So what is part II about? It is about a change in Standard 64 bit Editions of SQL Server 2005 and 2008. This change implements the support of AWE APIs and “Lock Pages in Memory” privilege by these editions.  It has been already advertised by Bob Ward and worth to be known especially by the DBAs who have seen their Standard Edition of SQL Server 2005 and 2008 being paged out from time to time without immediate solution or workaround.

Starting with this Cumulative Updates:

§  Cumulative update package 2 for SQL Server 2008 Service Pack 1

§  Cumulative update package 4 for SQL Server 2005 Service Pack 3

The 3 available memory allocation types now driven by the following condition are:

 

§  MMLarge:

Ø  Enterprise edition

Ø  Large page support

Ø  Lock Page In Memory

Ø  TF 834 enabled (c.f. http://support.microsoft.com/kb/920093)

 

§  MMAwe

Ø  Enterprise Edition

Ø  Lock Page In Memory

Ø  Standard Edition with TF 845 enabled

Ø  TF 835 not enabled

 

§  MMConventional

§   Standard edition

More Information

For the trimming issue there were several possible workarounds.

 

§  Operating System fix:

o   A Windows 2003 fix can be found here.

§  Driver fixes:

o   Fix of Integrated Lights-Out Management (iLO) Interface cpqcidrv.sys driver you can find here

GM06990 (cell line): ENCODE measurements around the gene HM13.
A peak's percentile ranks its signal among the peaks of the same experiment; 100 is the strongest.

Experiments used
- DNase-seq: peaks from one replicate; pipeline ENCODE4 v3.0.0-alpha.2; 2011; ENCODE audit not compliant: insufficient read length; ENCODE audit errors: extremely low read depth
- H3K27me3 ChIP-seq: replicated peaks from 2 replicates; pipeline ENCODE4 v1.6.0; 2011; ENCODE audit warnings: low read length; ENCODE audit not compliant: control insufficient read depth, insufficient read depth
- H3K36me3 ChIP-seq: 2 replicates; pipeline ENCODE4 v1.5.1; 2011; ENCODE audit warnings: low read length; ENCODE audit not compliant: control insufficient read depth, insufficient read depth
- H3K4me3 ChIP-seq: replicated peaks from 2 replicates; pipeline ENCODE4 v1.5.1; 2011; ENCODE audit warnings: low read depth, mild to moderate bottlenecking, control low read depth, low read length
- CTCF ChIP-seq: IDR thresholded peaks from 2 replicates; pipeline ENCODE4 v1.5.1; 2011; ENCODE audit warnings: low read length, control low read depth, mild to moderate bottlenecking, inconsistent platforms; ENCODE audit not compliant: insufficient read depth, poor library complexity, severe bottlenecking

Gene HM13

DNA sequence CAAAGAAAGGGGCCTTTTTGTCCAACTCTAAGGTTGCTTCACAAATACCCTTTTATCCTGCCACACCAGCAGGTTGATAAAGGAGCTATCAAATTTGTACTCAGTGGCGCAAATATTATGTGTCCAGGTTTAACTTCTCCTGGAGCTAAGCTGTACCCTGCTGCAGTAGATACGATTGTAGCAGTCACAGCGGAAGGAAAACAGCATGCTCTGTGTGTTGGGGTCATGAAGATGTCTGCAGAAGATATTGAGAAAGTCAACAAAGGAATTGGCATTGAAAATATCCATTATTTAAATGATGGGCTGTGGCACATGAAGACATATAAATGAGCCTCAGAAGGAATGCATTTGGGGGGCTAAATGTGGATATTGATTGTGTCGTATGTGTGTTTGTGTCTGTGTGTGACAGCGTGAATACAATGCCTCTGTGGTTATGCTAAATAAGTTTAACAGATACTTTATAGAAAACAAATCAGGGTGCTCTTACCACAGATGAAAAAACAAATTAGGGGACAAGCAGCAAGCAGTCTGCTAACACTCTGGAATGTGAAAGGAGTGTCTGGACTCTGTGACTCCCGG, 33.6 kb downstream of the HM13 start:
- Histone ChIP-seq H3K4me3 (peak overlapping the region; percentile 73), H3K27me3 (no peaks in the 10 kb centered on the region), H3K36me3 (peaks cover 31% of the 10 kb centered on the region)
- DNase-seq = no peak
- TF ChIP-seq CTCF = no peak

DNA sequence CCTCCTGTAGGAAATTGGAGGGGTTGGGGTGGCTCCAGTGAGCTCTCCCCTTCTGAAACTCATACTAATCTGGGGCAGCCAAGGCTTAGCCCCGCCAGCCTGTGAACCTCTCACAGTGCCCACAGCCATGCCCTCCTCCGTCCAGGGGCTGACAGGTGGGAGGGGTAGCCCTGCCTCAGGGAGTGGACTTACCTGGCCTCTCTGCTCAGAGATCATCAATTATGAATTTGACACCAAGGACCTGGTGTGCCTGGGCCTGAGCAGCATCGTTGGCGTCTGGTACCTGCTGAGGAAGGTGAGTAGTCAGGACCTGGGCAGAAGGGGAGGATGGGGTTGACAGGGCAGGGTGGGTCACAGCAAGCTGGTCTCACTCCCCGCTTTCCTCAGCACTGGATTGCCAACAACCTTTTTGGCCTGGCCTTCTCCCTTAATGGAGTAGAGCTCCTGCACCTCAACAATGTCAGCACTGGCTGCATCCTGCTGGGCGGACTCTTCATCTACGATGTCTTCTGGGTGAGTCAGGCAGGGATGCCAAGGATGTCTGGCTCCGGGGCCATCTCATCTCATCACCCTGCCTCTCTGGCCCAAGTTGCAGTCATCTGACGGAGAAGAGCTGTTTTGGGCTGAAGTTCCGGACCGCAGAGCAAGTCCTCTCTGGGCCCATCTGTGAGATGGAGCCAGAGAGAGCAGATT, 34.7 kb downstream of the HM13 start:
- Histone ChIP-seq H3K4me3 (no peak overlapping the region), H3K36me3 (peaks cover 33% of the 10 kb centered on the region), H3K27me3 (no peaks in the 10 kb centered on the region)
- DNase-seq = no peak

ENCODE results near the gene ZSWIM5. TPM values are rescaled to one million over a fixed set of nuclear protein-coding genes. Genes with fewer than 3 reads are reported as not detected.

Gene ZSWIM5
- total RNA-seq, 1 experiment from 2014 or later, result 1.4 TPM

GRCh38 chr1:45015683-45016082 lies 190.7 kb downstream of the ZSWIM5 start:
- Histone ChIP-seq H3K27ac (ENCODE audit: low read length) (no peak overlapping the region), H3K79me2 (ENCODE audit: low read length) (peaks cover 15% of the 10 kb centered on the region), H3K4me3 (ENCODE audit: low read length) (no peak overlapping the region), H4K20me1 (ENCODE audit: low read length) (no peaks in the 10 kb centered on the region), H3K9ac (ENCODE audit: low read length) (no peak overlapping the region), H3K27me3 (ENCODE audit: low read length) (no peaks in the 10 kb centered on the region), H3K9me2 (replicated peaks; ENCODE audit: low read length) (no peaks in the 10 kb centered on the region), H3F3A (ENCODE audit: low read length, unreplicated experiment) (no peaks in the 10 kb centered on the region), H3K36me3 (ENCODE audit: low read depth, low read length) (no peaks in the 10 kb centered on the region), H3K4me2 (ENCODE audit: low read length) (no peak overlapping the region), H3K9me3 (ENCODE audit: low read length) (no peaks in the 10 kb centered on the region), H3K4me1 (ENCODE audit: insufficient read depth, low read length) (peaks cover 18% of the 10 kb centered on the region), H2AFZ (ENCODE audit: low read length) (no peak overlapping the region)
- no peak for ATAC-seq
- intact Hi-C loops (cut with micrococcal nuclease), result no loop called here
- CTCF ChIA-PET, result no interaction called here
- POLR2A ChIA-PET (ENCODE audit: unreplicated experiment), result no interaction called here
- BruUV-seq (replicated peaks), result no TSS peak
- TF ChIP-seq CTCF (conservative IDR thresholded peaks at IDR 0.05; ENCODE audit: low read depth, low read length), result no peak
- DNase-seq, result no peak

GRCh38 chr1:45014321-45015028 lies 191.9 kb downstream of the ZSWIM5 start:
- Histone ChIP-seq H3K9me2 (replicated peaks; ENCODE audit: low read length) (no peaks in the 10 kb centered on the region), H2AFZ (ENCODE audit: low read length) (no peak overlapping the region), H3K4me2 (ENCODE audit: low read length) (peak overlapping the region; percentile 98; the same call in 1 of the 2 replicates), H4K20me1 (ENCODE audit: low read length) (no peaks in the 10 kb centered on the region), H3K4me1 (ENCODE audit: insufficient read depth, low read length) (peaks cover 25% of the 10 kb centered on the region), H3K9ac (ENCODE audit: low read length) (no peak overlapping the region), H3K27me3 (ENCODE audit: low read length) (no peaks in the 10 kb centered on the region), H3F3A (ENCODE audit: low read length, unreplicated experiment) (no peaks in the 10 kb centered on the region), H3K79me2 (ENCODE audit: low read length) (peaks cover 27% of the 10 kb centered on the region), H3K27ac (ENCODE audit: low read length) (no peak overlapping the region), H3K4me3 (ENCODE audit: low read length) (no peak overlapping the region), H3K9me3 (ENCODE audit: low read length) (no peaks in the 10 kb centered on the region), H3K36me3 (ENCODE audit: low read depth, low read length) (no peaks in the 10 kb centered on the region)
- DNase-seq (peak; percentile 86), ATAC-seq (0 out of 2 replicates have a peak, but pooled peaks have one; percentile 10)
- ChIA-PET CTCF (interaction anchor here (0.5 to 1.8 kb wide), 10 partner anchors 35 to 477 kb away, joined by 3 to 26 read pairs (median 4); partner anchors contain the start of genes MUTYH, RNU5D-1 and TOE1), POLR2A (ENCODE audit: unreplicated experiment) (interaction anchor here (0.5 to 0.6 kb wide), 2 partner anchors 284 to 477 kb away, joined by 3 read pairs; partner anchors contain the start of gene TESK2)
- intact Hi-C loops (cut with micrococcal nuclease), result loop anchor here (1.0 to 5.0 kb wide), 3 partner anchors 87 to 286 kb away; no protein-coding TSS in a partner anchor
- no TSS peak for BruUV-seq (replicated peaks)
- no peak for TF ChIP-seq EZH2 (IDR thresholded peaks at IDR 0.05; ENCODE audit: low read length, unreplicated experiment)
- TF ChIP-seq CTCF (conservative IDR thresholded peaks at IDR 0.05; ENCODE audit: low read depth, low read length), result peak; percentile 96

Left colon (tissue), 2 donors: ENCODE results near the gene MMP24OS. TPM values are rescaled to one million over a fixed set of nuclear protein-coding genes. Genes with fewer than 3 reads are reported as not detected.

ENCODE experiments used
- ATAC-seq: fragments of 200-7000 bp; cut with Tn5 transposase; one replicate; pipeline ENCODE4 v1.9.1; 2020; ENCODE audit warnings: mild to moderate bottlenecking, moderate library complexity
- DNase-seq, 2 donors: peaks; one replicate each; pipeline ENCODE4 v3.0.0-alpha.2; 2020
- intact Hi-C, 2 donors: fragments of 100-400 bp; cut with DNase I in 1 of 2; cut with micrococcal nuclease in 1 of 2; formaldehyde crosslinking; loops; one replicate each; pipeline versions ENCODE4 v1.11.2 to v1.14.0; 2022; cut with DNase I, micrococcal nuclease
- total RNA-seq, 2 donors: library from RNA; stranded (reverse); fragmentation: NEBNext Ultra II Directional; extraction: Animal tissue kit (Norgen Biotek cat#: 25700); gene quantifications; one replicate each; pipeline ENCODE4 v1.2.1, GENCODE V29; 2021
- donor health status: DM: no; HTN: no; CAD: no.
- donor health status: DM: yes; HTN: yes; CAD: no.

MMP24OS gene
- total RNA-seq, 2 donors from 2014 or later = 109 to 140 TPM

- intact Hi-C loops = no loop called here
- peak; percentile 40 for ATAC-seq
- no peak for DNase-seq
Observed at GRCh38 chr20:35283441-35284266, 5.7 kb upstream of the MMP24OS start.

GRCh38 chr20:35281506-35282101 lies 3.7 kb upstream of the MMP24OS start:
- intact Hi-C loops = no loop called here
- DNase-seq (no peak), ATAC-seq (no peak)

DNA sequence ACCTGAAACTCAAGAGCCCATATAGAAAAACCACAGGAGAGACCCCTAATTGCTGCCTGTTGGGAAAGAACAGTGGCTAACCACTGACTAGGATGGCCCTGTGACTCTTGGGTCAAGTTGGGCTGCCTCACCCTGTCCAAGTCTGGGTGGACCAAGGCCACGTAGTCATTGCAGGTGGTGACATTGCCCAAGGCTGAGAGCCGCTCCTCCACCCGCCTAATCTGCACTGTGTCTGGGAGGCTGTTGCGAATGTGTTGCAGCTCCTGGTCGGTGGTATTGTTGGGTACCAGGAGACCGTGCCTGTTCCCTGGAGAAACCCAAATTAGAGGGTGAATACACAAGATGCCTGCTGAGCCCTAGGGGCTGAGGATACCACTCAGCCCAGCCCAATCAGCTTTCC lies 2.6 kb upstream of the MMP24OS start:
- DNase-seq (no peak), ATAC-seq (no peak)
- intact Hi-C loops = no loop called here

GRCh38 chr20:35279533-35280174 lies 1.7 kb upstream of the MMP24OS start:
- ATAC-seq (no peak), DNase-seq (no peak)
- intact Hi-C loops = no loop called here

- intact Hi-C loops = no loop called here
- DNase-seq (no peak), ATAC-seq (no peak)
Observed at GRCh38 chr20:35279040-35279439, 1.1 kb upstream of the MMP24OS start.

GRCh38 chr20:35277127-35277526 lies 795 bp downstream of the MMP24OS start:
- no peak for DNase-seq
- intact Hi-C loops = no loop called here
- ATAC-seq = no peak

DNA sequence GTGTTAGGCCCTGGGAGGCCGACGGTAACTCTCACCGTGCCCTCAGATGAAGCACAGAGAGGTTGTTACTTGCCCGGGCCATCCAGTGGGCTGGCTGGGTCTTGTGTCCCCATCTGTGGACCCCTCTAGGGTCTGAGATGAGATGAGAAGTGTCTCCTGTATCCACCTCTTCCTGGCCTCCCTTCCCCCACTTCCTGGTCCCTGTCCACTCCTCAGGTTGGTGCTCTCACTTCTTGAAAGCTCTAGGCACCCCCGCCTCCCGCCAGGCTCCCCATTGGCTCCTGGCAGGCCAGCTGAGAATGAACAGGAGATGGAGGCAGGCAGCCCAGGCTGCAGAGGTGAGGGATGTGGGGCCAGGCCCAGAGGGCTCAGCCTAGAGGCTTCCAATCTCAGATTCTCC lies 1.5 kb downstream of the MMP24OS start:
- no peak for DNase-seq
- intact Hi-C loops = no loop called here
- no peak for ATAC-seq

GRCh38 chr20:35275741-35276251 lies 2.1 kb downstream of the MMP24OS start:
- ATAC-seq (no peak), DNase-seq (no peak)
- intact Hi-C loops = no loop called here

o   Fix of Broadcom driver bxvbda.sys by disabling TCP Chimney you can find the steps here.

§  An extensive troubleshooting guide can be found here.

 

Again none of these solutions is easily applicable from a SQL Server perspective.  

Running SQL Server on Windows 2008

§  Windows 2008 is less subject to memory trimming issues because of an improved contiguous memory allocation management. Related links can be found here:

o   How to reduce paging of buffer pool memory in the 64-bit version of SQL Server

o   SQL Server Working Set Trim Problems? - Consider...

 

Memory Model naming conventions

§  The three different memory model names starting with double M which stands for… Memory Model of course, i.e. Memory Model AWE, Memory Model Large and Memory Model Conventional.

 

Lionel Pénuchot

Senior PFE, Microsoft France